While Hart continues to refine this project, Kreutzmann has been staying busy touring and recording with his new band, 7 Walkers, which boasts among its ranks guitarist Papa Mali, multiinstrumentalist Matt Hubbard and bassist Reed Mathis. But if you go to the Rhythm Devils show, don’t expect to hear anything from Kreutzmann’s or Hart’s many side projects. As Hart says, “It’s not that kind of zone.”

What to expect? Back in 2006, the Rhythm Devils toured for the first time with a full instrumental band that included Phish bassist Mike Gordon, guitarist Steve Kimmock, vocalist Jen Durkin (Deep Banana Blackout), and Nigerian percussionist Sikiru Adepoju. A huge success, that tour featured songs that ran the gamut from percussionbased strains of classic Dead tracks to a handful of brand new songs written by Jerry Garcia’s longtime songwriting foil, Robert Hunter, who has also penned a mixed bag of new material for the current tour.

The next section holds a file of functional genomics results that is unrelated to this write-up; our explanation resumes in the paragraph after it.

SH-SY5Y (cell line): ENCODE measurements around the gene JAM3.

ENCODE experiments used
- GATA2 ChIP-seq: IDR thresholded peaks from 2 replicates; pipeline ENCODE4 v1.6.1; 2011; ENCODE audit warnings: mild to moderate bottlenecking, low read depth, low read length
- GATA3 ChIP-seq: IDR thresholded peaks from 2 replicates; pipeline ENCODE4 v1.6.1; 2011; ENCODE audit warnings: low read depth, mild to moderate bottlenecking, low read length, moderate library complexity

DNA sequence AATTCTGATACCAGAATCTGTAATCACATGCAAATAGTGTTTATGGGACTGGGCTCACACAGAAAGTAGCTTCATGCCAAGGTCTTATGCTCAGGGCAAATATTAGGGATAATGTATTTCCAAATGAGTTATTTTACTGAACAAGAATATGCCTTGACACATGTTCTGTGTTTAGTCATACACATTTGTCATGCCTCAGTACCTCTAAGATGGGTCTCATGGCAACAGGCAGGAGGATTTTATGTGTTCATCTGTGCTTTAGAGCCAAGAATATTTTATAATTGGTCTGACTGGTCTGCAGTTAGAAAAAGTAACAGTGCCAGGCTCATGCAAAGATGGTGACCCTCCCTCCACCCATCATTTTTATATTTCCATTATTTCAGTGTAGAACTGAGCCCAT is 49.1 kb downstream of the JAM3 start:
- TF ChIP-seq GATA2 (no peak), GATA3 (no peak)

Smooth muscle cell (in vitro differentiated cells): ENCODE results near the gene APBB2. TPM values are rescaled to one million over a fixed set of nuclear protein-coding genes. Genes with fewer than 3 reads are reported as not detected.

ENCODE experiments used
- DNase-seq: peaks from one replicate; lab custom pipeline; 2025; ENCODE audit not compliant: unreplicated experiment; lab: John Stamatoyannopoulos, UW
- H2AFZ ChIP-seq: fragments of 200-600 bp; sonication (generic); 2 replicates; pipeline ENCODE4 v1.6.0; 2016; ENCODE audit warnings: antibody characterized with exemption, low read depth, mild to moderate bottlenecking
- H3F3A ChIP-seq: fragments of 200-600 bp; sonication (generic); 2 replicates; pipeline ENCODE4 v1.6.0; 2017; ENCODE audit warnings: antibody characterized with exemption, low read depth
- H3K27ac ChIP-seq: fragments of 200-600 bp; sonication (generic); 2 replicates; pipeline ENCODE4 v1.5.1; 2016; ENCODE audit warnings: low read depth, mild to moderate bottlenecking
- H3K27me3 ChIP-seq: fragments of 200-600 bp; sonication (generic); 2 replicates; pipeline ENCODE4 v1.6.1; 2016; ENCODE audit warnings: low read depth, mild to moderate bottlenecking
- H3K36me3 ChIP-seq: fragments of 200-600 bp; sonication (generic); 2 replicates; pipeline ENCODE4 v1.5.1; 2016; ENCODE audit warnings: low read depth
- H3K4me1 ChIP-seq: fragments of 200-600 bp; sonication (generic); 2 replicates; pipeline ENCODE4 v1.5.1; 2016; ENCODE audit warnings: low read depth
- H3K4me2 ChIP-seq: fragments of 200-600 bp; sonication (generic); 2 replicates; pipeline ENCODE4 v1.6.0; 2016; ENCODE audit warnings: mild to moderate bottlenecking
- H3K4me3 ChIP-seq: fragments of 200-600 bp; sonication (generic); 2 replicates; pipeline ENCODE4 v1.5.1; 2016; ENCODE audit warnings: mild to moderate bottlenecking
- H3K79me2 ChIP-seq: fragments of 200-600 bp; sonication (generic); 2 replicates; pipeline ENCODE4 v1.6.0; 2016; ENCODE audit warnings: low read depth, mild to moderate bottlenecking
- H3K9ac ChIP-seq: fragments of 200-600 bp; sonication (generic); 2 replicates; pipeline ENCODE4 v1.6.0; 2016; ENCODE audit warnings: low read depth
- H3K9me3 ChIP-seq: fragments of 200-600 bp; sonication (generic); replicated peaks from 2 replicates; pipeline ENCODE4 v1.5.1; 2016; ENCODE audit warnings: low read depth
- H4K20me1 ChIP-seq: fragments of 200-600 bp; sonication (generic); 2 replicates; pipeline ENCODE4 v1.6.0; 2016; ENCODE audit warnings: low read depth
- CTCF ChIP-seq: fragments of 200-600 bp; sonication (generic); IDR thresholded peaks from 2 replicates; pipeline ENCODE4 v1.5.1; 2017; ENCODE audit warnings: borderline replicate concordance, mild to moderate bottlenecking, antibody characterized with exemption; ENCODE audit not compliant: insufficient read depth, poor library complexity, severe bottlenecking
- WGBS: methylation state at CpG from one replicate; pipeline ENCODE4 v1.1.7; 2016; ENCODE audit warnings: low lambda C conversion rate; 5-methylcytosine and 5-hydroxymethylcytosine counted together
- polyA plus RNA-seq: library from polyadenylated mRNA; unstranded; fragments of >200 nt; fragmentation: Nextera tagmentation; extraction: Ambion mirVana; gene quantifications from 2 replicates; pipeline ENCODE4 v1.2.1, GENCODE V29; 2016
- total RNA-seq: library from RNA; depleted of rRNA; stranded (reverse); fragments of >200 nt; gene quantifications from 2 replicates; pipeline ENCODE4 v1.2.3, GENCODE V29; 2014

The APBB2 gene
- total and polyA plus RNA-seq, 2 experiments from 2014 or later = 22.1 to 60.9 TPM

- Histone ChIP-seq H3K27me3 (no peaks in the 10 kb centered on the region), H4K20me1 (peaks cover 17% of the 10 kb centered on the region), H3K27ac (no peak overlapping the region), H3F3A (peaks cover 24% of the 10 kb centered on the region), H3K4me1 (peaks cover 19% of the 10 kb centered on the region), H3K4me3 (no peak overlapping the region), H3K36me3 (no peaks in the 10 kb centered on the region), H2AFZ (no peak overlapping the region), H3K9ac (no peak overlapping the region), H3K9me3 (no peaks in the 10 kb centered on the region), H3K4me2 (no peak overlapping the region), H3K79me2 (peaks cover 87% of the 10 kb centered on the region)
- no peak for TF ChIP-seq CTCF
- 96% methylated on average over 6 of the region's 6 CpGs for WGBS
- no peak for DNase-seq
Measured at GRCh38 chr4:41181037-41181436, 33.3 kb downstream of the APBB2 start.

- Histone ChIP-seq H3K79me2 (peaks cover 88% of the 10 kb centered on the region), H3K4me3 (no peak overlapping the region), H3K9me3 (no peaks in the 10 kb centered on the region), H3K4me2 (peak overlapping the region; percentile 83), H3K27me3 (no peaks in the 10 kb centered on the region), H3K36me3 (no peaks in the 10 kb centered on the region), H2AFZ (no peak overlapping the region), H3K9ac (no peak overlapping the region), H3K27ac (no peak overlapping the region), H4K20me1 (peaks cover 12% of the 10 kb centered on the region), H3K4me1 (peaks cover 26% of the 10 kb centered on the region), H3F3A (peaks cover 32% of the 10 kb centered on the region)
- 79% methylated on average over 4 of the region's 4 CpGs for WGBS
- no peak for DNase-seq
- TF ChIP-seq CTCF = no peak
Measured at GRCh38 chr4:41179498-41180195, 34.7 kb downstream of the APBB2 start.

“They’re Bob Hunter at his finest,” Hart says. “Just impressive words. He can spin a great story. It’s very powerful lyrically, and it goes really well with our new music.”

Joining the Rhythm Devils this time around are guitarist Davy Knowles from Backdoor Slam and bassist Andy Hess. Meanwhile, multi-instrumentalist Keller Williams will be fronting the band on the summer half of the tour, with Tim Bluhm from The Mother Hips taking up residence for the justannounced fall leg.

“It’s new territory for us,” Hart says.

“We’re playing with different players, and we’re also exploring some new spaces. A little more electronic. It’s like riding a real comfortable horse. You’ve got the blues. You’ve got rock ’n’ roll. You’ve got this world music component to it. It’s kind of an interesting brew. A lot of spice. I don’t know what you’d call it, but it makes you dance and it makes you smile, and that’s really what we’re after.”

Respond: letters@boulderweekly.com